- Hometown: Berwyn, Illinois
Cape Town, South Africa
What path did you take to have the experience and desire to take on around-the-world racing?
I can trace my passion for adventure back to when I grew up sailing on the Great Lakes. I did my share of buoy races, but I most enjoyed the races from port-to-port. When you are 12 or 13 it is a big adventure sailing all of 30 miles from downtown Chicago to Michigan City, Indiana. It was the enjoyment of sailing to a destination that has been fundamental to my sailing career.
At the age of 24, a year after I completed school, I delivered a German Onion Patch boat (the ‘S&S Pinta’) to Europe and went on to sail in my first Cowes Race Week in England. I became hooked on the European racing circuit and set myself up with a base in Hamble near Southampton. I would go on to do several more Cowes Race Weeks, races in the Mediterranean, Scandinavia, Sardinia Cups, and so on. But, since the world of pro-sailing as we know it had not yet arrived, I had to find other ways to make ends meet rather than through competition. As a result I ended up doing general boat work and many deliveries in between ocean races and regattas. That all led to the 1977 Whitbread. I secured my berth over a pint of ale in the Fountain Hotel Pub in Cowes to navigate aboard ‘Kings Legend’.
How did you get into racing around the world? What compelled you to take on this challenge?
You had to be passionate about what was then living out of a sea bag and taking opportunities as they came. And the Whitbread was one of the biggest opportunities.
In the early days Whitbread racers were looked upon as crack pots by the top American racing sailors for racing around the world. For me it was a logical evolution, going back to my passion for exploration developed as a young sailor on the Great Lakes. In line with that, my first around the world race in the 1977-78 edition of the Whitbread was a romantic voyage in the style of a Conradian novel. I was 25 and the navigator for ‘Kings Legend’ a Swan 65 that took second place in the event. And, mind you, that was navigating with a sextant and time piece – that was it. It was a lot of responsibility for a 25-year-old by today’s standards of due diligence and experience.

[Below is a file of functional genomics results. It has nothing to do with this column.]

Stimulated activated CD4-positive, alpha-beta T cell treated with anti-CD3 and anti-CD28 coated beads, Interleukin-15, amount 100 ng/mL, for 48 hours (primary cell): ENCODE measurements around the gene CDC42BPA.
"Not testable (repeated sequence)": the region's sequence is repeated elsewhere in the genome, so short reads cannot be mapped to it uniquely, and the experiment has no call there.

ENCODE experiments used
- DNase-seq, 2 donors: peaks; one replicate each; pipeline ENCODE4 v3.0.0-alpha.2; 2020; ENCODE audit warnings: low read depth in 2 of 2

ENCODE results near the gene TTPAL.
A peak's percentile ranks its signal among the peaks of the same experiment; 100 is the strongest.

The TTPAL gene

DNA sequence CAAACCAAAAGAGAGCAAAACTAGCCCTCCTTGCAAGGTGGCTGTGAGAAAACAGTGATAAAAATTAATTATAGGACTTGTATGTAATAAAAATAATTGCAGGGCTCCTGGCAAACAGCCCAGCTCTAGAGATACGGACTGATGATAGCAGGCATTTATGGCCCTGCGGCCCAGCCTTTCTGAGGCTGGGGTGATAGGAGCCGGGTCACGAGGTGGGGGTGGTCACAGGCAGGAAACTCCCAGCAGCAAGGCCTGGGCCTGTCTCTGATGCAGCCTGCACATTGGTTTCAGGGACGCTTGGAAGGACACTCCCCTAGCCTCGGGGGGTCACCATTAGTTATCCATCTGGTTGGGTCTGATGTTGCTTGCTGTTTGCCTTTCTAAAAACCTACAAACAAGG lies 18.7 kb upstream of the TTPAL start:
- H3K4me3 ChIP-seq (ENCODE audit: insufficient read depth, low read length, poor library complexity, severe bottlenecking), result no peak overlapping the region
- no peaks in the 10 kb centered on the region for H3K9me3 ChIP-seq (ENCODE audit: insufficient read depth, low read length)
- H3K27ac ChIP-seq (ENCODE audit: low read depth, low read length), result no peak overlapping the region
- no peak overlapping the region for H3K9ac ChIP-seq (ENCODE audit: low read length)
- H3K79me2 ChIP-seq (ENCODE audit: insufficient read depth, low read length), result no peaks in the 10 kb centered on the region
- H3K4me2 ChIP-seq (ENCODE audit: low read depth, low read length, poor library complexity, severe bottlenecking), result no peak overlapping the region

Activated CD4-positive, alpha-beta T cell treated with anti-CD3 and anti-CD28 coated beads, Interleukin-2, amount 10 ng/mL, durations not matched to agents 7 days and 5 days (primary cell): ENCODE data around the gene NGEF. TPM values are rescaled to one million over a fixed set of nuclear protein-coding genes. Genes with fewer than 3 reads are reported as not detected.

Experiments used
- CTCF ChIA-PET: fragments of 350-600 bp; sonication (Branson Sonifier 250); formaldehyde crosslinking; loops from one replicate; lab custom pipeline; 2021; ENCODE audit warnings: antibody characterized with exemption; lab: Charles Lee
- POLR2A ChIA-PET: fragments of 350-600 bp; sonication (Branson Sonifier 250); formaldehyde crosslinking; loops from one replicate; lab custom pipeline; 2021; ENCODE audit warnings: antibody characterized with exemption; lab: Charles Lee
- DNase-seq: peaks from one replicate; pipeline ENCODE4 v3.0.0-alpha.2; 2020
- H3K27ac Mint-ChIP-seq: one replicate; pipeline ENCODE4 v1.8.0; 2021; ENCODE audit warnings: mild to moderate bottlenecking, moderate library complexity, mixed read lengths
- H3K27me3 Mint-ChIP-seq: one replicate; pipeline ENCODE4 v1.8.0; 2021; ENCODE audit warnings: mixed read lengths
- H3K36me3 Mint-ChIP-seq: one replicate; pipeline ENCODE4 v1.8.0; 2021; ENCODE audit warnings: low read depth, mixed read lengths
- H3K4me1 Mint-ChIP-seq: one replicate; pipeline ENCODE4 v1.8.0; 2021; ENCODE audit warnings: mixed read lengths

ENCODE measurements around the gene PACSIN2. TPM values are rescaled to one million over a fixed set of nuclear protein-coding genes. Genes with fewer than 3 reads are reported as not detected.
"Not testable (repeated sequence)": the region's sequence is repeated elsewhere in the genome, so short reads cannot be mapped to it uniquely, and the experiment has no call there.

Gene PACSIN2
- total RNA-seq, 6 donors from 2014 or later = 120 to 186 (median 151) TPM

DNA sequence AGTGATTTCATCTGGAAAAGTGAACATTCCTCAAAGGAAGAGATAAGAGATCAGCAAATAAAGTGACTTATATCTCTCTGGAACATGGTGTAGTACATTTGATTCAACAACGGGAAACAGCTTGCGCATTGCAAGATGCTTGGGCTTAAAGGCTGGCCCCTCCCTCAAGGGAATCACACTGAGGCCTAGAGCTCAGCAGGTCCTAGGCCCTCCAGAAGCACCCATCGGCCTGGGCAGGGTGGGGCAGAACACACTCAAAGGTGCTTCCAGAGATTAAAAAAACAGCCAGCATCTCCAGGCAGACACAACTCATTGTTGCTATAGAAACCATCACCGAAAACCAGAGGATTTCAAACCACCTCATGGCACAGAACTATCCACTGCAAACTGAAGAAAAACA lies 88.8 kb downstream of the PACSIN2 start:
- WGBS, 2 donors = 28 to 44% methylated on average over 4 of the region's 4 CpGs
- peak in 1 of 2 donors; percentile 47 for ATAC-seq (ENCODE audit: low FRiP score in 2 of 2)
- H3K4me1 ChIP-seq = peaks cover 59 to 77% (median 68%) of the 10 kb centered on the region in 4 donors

The reason I continued in the round the world race game was of course to try and win, but it was also a way for me to keep traveling. I enjoyed being offshore in the middle of nowhere. I loved that.
What led you to go from racing Whitbreads to cruising and exploring around Antarctica?
During the Whitbread’s I really enjoyed sailing in the Southern Ocean. It was the ultimate adventure sail. Often we would pass close aboard to sub-Antarctic islands, round Cape Horn, wondering about what hid ashore, we would just glimpse the mountainous hinterland of Tierra del Fuego and skirt by the Falklands without a clue what was beyond the coast. Being well before the internet age, there was scant information about these places. The only solution was to go there or wait until someone else did. I wasn’t going to wait.
Before I started on my fourth and final Whitbread campaign, this idea had really taken root. After the conclusion of my 3rd Whitbread campaign in 1986, two of my crew and I decided to contribute equal shares to build the 54-foot ‘Pelagic’, a belt and braces cruising boat which we would use independently, taking turns every third year. I had year one in 1987/88 and used the boat for climbing expeditions in Antarctica and South Georgia, basing ourselves in Tierra del Fuego. Afterwards I went straight into the Fazisi Whitbread campaign skippering the Soviet entry.